The facts, while interesting, are irrelevant.
The truth is what you make it.
And the truth is going to be that this gown fit wonderfully and she wore it all summer!
You already know that I enjoy browsing Sew, Mama, Sew's blog for inspiration. More than a year ago, I saw this adorable pillowcase-to-nightgown idea. I remembered buying an embroidered case at a local consignment shop with the intention of using it as a sweet dress for one of the girls. I tabled the project while we traveled to New Orleans and visited family.
During our stay at my parent's home, I rummaged through my mother's linen closet and found a set of pillowcases embroidered with kitty cats. Since the pillowcases had been buried in the closet (I'd lived in that house for years and hadn't ever seen them), I asked my mother if I could take them home and use them for the nightgown project. I'd asked this while Nana was tending to dinner and surrounded by children, so she agreed without really looking. (Note to self, always do the asking when the person being questioned is otherwise occupied).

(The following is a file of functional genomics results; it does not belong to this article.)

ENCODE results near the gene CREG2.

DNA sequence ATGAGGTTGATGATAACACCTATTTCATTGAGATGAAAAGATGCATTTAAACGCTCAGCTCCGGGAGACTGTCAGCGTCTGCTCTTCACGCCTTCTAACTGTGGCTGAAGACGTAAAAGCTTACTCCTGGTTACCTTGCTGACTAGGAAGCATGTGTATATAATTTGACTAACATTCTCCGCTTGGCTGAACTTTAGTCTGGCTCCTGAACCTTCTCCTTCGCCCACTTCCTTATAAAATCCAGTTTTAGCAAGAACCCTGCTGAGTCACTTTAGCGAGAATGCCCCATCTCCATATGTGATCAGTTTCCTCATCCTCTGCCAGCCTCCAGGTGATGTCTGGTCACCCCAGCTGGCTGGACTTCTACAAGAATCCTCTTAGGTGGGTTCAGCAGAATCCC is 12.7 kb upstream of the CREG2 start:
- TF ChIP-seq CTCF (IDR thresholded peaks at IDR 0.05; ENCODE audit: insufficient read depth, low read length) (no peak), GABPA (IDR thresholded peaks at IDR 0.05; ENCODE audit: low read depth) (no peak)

I didn't get to make the gowns last summer, but finally pulled them out a few weeks ago. For the first one, I followed the pattern for a size 2/3 . I should have considered the fact that Irish Jig is tall and stocky.
While I can get her into the gown, there's just not enough ease around the chest for it to be comfortable and I'm afraid she'll rip the seams apart when putting it on or taking it off. That said, it's so dang adorable!
Of course, I kept having her tell me what kind of animals these were (see #2 in this post)
I called my mother to tell her the woebegone tale of the gown and she regaled me with the back story on the kitten pillow cases. She told me that she'd embroidered them when she was about 8. Because her mother worked an evening shift at the local hospital, she'd spend the after school hours at her father's auto repair shop/ gas station. She has wonderful memories of sitting on a stool stitching and talking to her father while he worked.
Knowing the dress didn't fit, I felt horrible! Neither of the girls would wear this one. Oh, sure, I can make the matching case into a larger size gown, but this one goes immediately into the Vintage Collection.
Or does it? The truth is what we make it, remember? The fact that the dress doesn't really fit is irrelevant. I took a slew of pictures to put into the family album. Years from now, her reality will be only the stories she'd heard about her wearing the gown made from Nana's sweet childhood stitches.
And that's the rest of the story.